Like, apparently, 90% of the blogosphere’s gamers, I, too, have been spending some quality time with Bethesda Game Studios’ latest addition to the superb Elder Scrolls series: Skyrim. As there are already countless reviews of the game, I thought that I’d muse on something more specific: the immersive qualities of Skyrim and the previous games in the series.
Skyrim differs from most other RP video games in that it is ‘open world’. Instead of focusing on a relatively narrow linear plot, it opens the entire eponymous geographical area for the player to do whatever they will. You can perfectly well simply wander around, from mountains to rivers and the sea, pick herbs and mushrooms and deal with the occasional aggressive animal, bandit or a stranded traveller in need of help. You can craft things. You can buy a house and decorate it (although your options seem somewhat limited here). You can enlist in the army, join the rebels, study to become a wizard or a bard. You can get married to an NPC (of any race or gender). My husband fully intends to take over the College of Magic from the current Archmage (he also did this in the previous installment, Oblivion) and I am working my way up the ranks in the Imperial army.
Writing about virtual worlds and literature, Marie-Laure Ryan (1994) early on included the amount of choice available as an important factor of interactivity in a virtual world. She argued that while in the case of text interactivity – the power to modify the environment, i.e. to be aware of the environment as external and modifiable – reduces the sense of immersion, this is not the case with virtual worlds. In the time of her writing, virtual worlds were conceived as full-body 3D environments and MMOs and high-detail single-player games had still some way to go. Considering literary text alongside virtual worlds, her essay placed interactivity and immersion against each other as mutually independent elements. I doubt anyone writing about games these days would consider them separate elements. A strong interactive dimension in a game – the ability to move around freely, to talk to the NPCs and get different responses based on your conduct with them, to handle objects in the game in a realistic manner – acts as one element of the whole immersive experience. This is something in which Skyrim’s Havok engine excels, although perhaps less so now than when it first appeared. I remember first encountering it in Morrowind and being astonished that your character could actually move the corpse of a troublemaker off to one side of the road and hide it.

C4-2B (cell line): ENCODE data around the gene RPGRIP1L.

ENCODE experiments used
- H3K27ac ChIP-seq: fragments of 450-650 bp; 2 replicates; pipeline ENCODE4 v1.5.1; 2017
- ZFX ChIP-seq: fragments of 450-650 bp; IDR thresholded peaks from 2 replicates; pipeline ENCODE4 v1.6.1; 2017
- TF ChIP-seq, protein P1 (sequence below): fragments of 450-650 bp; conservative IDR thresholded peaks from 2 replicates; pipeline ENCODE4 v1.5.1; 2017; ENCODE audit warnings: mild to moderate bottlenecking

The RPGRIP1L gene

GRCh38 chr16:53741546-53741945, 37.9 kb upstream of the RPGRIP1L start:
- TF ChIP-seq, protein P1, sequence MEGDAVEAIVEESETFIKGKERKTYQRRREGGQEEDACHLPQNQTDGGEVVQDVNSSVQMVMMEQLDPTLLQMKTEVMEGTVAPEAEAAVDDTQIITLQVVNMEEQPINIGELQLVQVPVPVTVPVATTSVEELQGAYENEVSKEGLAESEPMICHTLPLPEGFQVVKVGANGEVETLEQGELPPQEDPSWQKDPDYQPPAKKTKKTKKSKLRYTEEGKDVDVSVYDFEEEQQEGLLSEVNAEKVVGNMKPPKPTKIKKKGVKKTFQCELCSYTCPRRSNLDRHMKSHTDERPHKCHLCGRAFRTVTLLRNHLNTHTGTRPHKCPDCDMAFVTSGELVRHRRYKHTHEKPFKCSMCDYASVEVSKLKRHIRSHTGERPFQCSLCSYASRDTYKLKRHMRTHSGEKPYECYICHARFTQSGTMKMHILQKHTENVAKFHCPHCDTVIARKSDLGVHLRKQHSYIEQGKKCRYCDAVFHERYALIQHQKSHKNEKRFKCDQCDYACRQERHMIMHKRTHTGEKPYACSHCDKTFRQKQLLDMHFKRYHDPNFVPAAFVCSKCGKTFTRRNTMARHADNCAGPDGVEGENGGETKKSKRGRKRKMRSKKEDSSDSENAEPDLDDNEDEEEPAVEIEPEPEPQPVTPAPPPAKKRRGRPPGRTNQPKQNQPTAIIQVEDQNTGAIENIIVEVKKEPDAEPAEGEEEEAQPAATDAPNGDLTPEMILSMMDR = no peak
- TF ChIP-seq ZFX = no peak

There is, of course, an argument that too much manipulation of the environment does break immersion… but at the same time it can demonstrate the high level of the interactivity, like in the by now famous case of How To Steal In Skyrim (answer: put a bucket over the NPC’s head so they can’t see you and raise the alarm).
What else makes Skyrim the kind of game that should be played in a dark room, with the door closed? Our technology doesn’t allow for the full disappearance of the border between the actual and the game worlds, so the player must try to forget the existence of the XBox or the computer in front of them. Ryan’s immersive qualities include an in-depth environment and characters, awareness of the world extending beyond the current point of view, sense of control, high detail in description or environment, adoption of another identity and transcending the boundaries of ordinary human experience. Ryan makes the interesting point that our own actual reality is the least suitable for immersive narratives and real events in it are the least likely to induce mental participation. Perhaps narrated events in our own world always force a certain distance, while it’s easier to ‘let go’ and fully dive into an imaginary world.
For an imaginary non-MMO visual world, Skyrim is huge. Elder Scroll games have each focused on one province of the Empire of Tamriel, but even so, the province of Skyrim is richly populated with towns, monuments, other structures, landmarks and geographical features. The graphics, particularly representations of water, which is what I use as a measuring point for the overall quality, are excellent. The NPCs are encountered in their daily routines, which change according to the time of day. They work, they gather at the table to eat, they lock up the house and sleep. They argue between themselves. The player character can choose their side and their career. In the Elder Scrolls games, the player character starts out as a prisoner and on their escape emerges into the game world proper. This reflects the player’s freedom to choose their own playstyle and, by this, to forge their in-game identity. In Skyrim, the quest text on completion of the initial quest to escape the destroyed fort of Helgen emphasises this: ‘I am now free to explore Skyrim as I will’. The player transcends the boundaries of their actual world by casting spells, dealing with different intelligent races and by engaging in conflict with fantastic creatures.
The immersiveness of Skyrim is not only the result of its freeform play, but it also draws from the highly detailed world and characters and the ability to create not only a character but an identity. I look forward to my part in defeating the Stormcloak rebels, even as my husband, in his own version of the same world, plots the overthrow of the Imperial oppression and the freedom of Skyrim.
Marie-Laure Ryan (1994), ‘Immersion vs Interactivity: Virtual Reality and Literary Theory’, Postmodern Culture 5:1